ALFRED — York County Commissioners voted 3-2 in favor of mandated employee COVID vaccinations pending the anticipated adoption by the Maine Department of Labor of new rules by the federal Occupational Health and Safety Administration. Commissioners will review a mandate policy at their Jan. 19 meeting, one day after the Maine Board of Occupational Safety and Health meets to adopt a work rule replicating OSHA’s Vaccination and Testing Emergency Temporary Standards.

The three commissioners voting in favor — Allen Sicard, elected chair by his peers at the Jan. 5 meeting — Richard Clark and Richard Dutremble, agreed to pursue a mandate over the objections of Commissioners Donna Ring and Robert Andrews, who was named vice chair.

County Manager Greg Zinser said while the county does some testing, as it did  during a recent COVID outbreak at York County Jail, it does not have the capacity to do weekly testing if it is included as an option.

As of Jan. 5, 206 county employees had been vaccinated — but 35 employees reported they were unvaccinated, and 25 had not reported their status. That could mean as many as 60 workers would require weekly testing. At $113 or more per test, that would work out to more than $300,000 a year, Zinser estimated.

“To ask the people of this county to spend $300,000 for virtually nothing is absurd, and I don’t think it provides protection for employees — even from one another,” said Commissioner Richard Clark.

“It’s too much of a scheduling issue” for the county to conduct regular testing, said Sicard.

Clark made the motion to mandate COVID vaccines after Zinser asked for direction, noting it will take time to put a plan in place. The issue had been discussed in November, with Sicard joining Andrews and Ring in voting to investigate testing costs. At that time, Sicard said he favored waiting until more was known about how the issue might be decided on the federal level.

“I continue to be in favor of mandating,” said Clark. “The only difference between where we are now and where we were six weeks ago (at the last discussion) is there are a lot more dead people and a lot more cases all over this state and all over this country.”

Clark moved that the board instruct administration “to prepare to go down a route that vaccines will be required for employees if they want to work for the county,” and to bring back a plan Jan. 19.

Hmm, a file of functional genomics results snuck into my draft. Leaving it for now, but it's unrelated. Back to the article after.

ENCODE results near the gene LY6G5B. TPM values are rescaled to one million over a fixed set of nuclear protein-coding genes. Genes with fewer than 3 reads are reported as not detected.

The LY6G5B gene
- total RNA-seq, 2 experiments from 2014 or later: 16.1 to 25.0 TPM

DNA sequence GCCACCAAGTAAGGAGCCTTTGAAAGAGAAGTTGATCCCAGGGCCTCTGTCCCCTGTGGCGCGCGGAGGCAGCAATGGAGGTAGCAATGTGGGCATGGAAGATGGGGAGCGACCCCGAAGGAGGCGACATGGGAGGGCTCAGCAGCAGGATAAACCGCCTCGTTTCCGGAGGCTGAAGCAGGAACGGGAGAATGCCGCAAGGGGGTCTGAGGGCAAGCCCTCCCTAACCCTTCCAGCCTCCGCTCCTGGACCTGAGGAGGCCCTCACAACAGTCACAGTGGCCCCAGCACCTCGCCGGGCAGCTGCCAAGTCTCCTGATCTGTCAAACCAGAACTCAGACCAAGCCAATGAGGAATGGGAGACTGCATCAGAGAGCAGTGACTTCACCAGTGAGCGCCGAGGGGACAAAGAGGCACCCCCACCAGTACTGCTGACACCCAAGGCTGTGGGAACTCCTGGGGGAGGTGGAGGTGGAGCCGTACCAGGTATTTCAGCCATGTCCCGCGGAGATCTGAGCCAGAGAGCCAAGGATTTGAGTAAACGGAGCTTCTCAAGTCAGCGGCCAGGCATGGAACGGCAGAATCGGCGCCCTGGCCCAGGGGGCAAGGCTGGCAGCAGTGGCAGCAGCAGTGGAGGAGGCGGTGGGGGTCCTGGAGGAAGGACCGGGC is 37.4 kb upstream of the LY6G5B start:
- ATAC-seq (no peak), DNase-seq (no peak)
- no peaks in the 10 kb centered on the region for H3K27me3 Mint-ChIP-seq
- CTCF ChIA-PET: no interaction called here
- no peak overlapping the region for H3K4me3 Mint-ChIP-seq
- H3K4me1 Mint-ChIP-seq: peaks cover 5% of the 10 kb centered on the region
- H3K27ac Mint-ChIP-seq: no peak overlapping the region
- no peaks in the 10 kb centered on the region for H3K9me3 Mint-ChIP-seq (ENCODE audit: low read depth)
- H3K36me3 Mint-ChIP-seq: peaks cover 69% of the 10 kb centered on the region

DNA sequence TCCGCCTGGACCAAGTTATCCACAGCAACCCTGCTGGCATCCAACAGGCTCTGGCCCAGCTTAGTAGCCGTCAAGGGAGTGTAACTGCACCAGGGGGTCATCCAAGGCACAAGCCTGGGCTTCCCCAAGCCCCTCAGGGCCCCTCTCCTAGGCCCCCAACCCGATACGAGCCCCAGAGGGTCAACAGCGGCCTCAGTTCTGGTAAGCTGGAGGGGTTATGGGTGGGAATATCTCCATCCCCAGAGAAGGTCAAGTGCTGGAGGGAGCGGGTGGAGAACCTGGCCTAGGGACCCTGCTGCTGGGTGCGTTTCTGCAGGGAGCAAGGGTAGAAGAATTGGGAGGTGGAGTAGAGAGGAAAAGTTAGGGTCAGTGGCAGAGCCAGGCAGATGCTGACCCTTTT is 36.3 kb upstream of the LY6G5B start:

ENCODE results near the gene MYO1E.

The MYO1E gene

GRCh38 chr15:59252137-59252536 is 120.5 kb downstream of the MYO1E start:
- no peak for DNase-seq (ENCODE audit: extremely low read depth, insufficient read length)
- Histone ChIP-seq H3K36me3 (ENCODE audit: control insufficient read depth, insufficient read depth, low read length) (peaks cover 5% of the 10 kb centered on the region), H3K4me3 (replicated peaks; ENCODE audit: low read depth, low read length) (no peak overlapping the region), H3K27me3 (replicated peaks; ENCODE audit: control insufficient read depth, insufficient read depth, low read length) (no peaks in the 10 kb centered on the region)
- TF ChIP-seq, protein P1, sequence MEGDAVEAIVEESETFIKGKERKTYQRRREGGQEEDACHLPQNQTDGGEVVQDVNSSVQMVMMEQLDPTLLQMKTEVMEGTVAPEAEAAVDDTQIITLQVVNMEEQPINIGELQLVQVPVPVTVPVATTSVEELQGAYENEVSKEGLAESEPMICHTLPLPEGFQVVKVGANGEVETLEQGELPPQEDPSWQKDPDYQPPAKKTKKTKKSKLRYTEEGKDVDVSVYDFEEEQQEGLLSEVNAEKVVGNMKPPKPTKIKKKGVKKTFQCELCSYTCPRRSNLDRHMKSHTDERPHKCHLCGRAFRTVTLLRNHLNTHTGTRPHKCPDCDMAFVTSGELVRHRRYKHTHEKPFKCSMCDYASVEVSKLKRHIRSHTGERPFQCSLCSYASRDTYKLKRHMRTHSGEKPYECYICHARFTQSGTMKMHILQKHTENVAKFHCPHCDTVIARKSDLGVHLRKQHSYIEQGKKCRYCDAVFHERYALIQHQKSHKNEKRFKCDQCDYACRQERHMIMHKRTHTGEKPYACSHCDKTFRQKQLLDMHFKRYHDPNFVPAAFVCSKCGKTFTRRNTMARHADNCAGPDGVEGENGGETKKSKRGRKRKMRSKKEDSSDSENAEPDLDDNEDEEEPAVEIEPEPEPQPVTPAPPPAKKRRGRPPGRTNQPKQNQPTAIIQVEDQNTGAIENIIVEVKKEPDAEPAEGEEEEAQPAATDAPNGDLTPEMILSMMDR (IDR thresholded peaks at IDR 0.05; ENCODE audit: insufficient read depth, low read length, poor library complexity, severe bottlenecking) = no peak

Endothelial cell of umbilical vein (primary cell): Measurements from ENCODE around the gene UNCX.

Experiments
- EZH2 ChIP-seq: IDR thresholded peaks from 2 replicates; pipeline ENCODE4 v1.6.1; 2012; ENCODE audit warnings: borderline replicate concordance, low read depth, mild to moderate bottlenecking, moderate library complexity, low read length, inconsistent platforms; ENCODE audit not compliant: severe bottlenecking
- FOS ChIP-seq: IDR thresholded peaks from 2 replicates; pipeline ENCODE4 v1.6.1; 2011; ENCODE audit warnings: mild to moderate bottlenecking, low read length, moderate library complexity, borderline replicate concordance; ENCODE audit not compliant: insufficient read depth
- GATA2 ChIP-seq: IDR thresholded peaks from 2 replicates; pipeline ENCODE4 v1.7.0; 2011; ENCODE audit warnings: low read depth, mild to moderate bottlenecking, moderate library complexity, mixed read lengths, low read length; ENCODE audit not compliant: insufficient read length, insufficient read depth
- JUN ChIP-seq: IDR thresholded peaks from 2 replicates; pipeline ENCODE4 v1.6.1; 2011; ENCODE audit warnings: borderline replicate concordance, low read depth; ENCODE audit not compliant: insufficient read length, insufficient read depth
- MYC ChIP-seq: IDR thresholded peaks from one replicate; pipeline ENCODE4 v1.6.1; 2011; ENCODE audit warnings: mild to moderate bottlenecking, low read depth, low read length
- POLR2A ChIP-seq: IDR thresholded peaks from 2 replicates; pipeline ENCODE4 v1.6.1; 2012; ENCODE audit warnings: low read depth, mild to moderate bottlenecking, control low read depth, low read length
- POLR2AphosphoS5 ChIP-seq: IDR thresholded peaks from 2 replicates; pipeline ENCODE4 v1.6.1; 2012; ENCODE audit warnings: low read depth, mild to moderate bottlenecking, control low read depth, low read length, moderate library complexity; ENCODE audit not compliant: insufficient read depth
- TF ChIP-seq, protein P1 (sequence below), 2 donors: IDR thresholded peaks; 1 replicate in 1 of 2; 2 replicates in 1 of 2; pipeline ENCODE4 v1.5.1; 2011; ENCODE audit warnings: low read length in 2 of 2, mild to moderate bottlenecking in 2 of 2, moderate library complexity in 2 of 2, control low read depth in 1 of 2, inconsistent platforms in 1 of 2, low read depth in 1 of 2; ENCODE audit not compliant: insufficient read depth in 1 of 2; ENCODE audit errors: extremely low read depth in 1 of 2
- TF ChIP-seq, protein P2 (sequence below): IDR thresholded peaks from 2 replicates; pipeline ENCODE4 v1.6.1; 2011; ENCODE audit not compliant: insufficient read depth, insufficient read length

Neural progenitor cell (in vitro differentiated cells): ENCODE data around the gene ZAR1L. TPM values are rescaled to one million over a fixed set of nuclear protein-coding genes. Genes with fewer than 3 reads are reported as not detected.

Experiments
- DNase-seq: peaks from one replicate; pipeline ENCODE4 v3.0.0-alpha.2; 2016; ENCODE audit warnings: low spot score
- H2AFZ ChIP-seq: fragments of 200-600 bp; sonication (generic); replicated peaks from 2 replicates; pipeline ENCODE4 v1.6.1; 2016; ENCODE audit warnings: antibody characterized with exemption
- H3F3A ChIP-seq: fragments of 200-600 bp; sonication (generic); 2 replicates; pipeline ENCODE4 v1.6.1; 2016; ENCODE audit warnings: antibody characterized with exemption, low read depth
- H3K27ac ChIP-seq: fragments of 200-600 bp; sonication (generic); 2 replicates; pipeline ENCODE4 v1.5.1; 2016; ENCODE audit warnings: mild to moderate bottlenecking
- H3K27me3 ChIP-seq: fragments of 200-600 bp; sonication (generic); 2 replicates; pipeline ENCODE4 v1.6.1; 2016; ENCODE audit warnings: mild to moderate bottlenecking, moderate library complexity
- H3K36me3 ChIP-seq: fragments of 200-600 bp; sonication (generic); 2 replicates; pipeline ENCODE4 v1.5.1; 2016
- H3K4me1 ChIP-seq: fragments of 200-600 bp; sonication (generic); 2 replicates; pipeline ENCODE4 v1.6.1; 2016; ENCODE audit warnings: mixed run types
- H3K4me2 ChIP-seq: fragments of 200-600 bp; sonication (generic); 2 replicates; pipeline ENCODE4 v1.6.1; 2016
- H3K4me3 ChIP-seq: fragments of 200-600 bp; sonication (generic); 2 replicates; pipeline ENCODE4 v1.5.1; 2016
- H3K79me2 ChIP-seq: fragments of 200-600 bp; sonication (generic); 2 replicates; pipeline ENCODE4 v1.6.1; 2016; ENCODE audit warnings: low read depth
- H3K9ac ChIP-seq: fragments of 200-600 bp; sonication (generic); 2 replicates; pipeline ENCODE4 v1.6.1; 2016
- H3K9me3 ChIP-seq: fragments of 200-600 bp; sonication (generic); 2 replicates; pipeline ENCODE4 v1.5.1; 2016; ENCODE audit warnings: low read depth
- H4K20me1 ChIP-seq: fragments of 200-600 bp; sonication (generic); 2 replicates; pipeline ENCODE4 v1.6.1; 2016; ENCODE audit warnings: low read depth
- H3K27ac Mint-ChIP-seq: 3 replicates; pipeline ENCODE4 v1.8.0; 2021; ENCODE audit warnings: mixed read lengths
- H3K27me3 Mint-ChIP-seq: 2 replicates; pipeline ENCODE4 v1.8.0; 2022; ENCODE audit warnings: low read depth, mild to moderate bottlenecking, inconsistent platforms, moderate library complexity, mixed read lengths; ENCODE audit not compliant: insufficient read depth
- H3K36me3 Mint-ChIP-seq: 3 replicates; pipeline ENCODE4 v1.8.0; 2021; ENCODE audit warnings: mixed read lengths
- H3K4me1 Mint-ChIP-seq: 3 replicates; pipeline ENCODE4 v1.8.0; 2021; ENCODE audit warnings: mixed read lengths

Andrews, who is a pastor and also has a second job, objected to a mandate and noted the state allows no religious exemptions.

“There’s always been reasonable accommodation for people not to be vaccinated,” he said. Andrews said he understands the fear of COVID,  and said he was asked to be vaccinated for his second job, “and I chose to for the greater good of the people I serve.”

“I’d like to go in the area of testing, and we have American Rescue Plan funds,” said Ring. “I don’t think we should be asking people to put something in their system they don’t want. I will never vote to mandate vaccines.”

Dutremble noted children are required to have an array of vaccines before starting school. “This is no different, this is to save people’s lives,” Dutremble said.

The decision came as the county prepares for the state adoption of Occupational Health and Safety Agency rules.

On Dec. 17, the U.S. Court of Appeals for the Sixth Circuit dissolved the Fifth Circuit stay of OSHA’s emergency temporary standards, requiring private sector employers with 100 or more workers to mandate full vaccination for employees or present proof of weekly negative testing. This triggered a requirement that the state Board of Occupational Safety and Health adopt its own rule for public sector employers, the Maine Department of Labor noted in a bulletin. The BOSH rule must, at a minimum, conform to the federal OSHA standard.

According to the Maine Department of Labor, OSHA allows state plans some enforcement leeway. “Upon adoption of the rule, the department intends to exercise its enforcement discretion by requiring compliance with certain requirements of the rule on February 17 and the entire rule by March 19,” according to the state labor department. “Details will be available upon adoption of the rule.”

York County Human Resources Director Linda Corliss said much work needs to be done to meet the February date. “We will be non-complying if we don’t plan now,” she said.

Zinser said the county would start meeting with the unions for impact bargaining on the matter.

Reached Jan. 6, County Patrol Association  President Mathieu Nadeau said he had not at that time been made aware of the vote.

“We’re definitely interested in having a discussion” with management, he said.

Maine Service Employees Association Local 1297 President Rachel Sherman said a reaction is premature until the policy is presented, but the MSEA is open to having discussions.

Brian Maddox, president of the National Correctional Employees Union at York County Jail, said he too wants to view the policy.

“No matter what they do, someone will be upset,” Maddox said. “The commissioners have a responsibility to the taxpayers, and (also) a responsibility to keep employees safe.”

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